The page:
Music in the Workplace: Can it Help Productivity, or Is it Treble?

Music in the Workplace

Do your employees like to listen to music while they work? For many, engagement, morale, and overall productivity increase through listening to music. But, is music in the workplace actually beneficial to your business’s growth? To find out, pay attention to current research, laws on playing music in the workplace, and other business policies.

Music in the workplace

There are many ways that music can be enjoyed in your small business. Maybe you play music through speakers so everyone can listen. Or, you might let employees listen to music through their headphones.

Music in the workplace is encouraged by many business owners. But, some businesses also choose to regulate or ban it while at work.

Music and productivity: Pros and cons

People listen to music for a variety of reasons. In many cases, listening to music in the workplace can help employees:

  • Focus on work
  • Absorb information
  • Stimulate creativity
  • Drown out co-workers
  • Break up mundane tasks
  • Boost morale

Listening to music in the workplace can be great for many employees. But, it can also hinder productivity. Music can be harmful because:

  • Employees might not hear customers
  • Employees might not hear co-workers trying to get their attention
  • An employee’s music might bother another worker
  • Employees could get distracted

As you can see, there are both pros and cons to listening to music in the workplace. These advantages and disadvantages can depend on the industry, employee’s position, and the employee’s work habits.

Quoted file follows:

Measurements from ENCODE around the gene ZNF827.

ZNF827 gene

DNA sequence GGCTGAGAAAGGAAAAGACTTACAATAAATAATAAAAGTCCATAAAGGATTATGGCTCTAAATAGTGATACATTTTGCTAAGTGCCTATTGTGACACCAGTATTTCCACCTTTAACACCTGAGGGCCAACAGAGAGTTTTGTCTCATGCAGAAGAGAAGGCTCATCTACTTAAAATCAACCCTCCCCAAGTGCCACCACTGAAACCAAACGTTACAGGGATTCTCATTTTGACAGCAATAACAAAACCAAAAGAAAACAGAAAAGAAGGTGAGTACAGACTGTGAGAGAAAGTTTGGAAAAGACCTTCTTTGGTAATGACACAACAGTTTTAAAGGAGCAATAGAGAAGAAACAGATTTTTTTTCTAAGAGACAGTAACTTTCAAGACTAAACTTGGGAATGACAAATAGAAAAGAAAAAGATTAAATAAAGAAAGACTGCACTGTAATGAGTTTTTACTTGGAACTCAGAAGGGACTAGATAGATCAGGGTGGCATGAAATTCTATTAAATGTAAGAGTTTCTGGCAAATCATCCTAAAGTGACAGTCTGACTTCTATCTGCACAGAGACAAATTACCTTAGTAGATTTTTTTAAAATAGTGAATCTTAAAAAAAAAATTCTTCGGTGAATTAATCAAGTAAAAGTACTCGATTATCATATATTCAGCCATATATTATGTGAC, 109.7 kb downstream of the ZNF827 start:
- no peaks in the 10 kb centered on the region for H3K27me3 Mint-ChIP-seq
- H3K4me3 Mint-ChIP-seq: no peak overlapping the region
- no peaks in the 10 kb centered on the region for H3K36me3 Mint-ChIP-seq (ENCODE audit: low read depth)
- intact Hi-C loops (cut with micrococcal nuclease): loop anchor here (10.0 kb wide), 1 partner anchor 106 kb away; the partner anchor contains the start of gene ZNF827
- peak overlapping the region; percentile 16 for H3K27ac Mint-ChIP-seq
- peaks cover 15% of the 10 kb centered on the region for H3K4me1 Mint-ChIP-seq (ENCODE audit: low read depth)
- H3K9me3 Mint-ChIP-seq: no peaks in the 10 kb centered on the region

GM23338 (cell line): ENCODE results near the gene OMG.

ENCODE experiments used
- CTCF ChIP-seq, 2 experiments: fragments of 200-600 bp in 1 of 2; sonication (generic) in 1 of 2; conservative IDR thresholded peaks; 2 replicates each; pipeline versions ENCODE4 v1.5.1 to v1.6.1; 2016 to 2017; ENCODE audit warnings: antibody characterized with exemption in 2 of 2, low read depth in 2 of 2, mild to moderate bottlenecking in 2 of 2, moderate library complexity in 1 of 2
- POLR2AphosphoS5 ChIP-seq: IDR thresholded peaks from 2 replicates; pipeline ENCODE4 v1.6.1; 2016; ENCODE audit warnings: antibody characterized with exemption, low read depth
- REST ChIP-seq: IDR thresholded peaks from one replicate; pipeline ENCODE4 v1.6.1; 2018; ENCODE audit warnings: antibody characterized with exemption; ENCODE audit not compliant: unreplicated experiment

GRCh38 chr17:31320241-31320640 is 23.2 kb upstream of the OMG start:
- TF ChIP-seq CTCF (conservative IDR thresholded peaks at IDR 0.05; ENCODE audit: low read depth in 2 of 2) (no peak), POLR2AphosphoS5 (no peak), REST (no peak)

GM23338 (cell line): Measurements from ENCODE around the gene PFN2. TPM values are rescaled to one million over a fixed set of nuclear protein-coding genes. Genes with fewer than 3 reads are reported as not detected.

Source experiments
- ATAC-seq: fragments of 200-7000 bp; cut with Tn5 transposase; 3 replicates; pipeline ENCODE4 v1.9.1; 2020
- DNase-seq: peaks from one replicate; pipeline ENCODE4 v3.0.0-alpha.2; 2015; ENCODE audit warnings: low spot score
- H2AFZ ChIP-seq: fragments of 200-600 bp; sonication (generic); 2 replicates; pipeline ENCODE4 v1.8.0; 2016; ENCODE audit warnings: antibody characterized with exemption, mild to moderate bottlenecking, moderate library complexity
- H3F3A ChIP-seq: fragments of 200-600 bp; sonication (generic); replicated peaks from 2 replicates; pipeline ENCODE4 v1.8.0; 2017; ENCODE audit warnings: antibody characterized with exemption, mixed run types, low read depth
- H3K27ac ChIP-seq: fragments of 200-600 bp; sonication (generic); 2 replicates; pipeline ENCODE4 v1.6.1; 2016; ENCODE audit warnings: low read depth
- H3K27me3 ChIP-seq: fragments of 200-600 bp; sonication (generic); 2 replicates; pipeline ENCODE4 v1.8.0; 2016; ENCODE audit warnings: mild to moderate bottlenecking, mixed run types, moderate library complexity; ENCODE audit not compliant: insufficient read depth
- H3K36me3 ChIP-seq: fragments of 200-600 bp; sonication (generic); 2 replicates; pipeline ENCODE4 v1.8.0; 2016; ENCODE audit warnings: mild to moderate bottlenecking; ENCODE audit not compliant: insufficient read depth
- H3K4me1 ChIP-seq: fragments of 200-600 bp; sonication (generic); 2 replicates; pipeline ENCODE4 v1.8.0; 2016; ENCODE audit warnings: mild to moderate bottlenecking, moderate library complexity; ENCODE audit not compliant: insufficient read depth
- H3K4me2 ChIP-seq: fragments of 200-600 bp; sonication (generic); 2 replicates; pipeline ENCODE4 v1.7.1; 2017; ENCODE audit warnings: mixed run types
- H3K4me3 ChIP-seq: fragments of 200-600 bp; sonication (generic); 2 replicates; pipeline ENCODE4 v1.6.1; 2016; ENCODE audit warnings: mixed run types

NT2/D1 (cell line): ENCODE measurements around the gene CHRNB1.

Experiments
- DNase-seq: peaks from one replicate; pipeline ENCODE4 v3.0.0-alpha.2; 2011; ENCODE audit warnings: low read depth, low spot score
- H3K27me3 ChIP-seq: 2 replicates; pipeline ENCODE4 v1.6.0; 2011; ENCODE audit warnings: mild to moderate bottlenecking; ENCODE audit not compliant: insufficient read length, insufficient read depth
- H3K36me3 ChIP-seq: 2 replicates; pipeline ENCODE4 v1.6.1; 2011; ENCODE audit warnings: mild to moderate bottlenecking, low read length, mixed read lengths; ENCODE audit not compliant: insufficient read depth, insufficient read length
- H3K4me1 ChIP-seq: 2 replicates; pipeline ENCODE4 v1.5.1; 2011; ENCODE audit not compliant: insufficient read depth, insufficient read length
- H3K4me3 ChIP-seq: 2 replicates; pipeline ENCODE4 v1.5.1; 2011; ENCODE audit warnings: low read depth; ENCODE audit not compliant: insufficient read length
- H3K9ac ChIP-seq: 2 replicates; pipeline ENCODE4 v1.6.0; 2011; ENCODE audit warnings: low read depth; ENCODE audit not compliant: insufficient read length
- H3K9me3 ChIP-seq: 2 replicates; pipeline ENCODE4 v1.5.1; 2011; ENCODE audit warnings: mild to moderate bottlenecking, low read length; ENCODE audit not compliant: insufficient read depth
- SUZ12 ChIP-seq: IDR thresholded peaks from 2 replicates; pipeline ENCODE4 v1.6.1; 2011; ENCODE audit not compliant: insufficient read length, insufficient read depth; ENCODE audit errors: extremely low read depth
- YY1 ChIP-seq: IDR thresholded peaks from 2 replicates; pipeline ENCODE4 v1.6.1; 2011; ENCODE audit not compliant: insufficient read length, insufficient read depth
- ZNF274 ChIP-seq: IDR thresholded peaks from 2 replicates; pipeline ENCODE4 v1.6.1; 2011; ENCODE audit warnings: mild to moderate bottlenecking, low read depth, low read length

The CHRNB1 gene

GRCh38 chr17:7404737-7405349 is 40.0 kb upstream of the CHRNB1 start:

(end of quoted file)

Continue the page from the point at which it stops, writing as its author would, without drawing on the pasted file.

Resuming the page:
What the research shows

So, can music make employees more productive? Take a look at what the research found on music and productivity in the workplace.

According to one study, 73% of warehouse workers said they were more productive when there was background music playing. And, 65% of businesses thought music made them more productive.

Another study reported in The Telegraph found that 88% of workers doing data-entry, solving math problems, and proofreading produced more accurate work and 81% worked faster when listening to music.

Music had a positive impact on the majority of workers. Instead of harming their productivity, music helped them become more productive.

According to Dr. Sood at the Mayo Clinic, 15 – 30 minutes of listening to music can help someone regain concentration.

Concentration is an important part of many business positions. Employees need focus to accomplish tasks. But, there are times when an employee might lack focus, especially toward the end of the workday.

Recharging with music might be the boost many employees need to re-engage with their work. And, there are many advantages of employee engagement, like increased profits.

How types of music influence productivity

Music with lyrics might hinder productivity more than help it. One study by Cambridge Sound Management found that speech was the worst distraction to employees. Forty-eight percent of participants were bothered by speech, and employees wasted 21.5 minutes per day as a result.

Music genres without lyrics might boost productivity more than music with speech. Here are some types of music that might help employees stay focused:

  • Classical
  • Instrumental
  • Movie/tv scores
  • Video game soundtracks
  • Nature
  • White noise

Basically, music without lyrics is thought to be best for people to focus. But for some people, music like rock, hip-hop, jazz, alternative, etc. can be beneficial.